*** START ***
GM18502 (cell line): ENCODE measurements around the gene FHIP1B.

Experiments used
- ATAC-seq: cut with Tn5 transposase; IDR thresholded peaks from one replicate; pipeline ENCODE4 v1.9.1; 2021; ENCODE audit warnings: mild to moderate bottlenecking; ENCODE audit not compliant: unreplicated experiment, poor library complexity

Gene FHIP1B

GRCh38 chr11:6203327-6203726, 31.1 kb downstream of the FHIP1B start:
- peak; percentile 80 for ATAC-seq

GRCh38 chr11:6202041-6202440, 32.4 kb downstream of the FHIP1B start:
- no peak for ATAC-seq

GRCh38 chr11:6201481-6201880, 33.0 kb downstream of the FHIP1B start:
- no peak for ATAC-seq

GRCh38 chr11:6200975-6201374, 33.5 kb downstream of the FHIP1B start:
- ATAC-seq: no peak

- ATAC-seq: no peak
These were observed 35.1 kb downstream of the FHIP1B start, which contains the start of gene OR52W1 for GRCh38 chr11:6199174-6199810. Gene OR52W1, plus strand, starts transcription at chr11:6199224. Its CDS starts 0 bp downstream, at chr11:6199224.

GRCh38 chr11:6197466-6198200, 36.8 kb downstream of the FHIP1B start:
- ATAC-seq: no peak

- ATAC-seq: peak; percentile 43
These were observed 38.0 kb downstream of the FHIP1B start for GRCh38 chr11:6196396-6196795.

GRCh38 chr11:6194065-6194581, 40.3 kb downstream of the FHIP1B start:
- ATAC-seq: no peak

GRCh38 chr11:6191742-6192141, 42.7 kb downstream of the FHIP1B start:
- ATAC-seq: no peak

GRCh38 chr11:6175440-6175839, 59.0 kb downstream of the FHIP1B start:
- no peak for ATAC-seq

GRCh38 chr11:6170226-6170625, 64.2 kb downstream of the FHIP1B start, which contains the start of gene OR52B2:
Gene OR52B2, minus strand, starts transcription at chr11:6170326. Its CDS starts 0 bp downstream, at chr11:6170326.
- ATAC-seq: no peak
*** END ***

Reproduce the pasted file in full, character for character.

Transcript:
GM18502 (cell line): ENCODE measurements around the gene FHIP1B.

Experiments used
- ATAC-seq: cut with Tn5 transposase; IDR thresholded peaks from one replicate; pipeline ENCODE4 v1.9.1; 2021; ENCODE audit warnings: mild to moderate bottlenecking; ENCODE audit not compliant: unreplicated experiment, poor library complexity

Gene FHIP1B

GRCh38 chr11:6203327-6203726, 31.1 kb downstream of the FHIP1B start:
- peak; percentile 80 for ATAC-seq

GRCh38 chr11:6202041-6202440, 32.4 kb downstream of the FHIP1B start:
- no peak for ATAC-seq

GRCh38 chr11:6201481-6201880, 33.0 kb downstream of the FHIP1B start:
- no peak for ATAC-seq

GRCh38 chr11:6200975-6201374, 33.5 kb downstream of the FHIP1B start:
- ATAC-seq: no peak

- ATAC-seq: no peak
These were observed 35.1 kb downstream of the FHIP1B start, which contains the start of gene OR52W1 for GRCh38 chr11:6199174-6199810. Gene OR52W1, plus strand, starts transcription at chr11:6199224. Its CDS starts 0 bp downstream, at chr11:6199224.

GRCh38 chr11:6197466-6198200, 36.8 kb downstream of the FHIP1B start:
- ATAC-seq: no peak

- ATAC-seq: peak; percentile 43
These were observed 38.0 kb downstream of the FHIP1B start for GRCh38 chr11:6196396-6196795.

GRCh38 chr11:6194065-6194581, 40.3 kb downstream of the FHIP1B start:
- ATAC-seq: no peak

GRCh38 chr11:6191742-6192141, 42.7 kb downstream of the FHIP1B start:
- ATAC-seq: no peak

GRCh38 chr11:6175440-6175839, 59.0 kb downstream of the FHIP1B start:
- no peak for ATAC-seq

GRCh38 chr11:6170226-6170625, 64.2 kb downstream of the FHIP1B start, which contains the start of gene OR52B2:
Gene OR52B2, minus strand, starts transcription at chr11:6170326. Its CDS starts 0 bp downstream, at chr11:6170326.
- ATAC-seq: no peak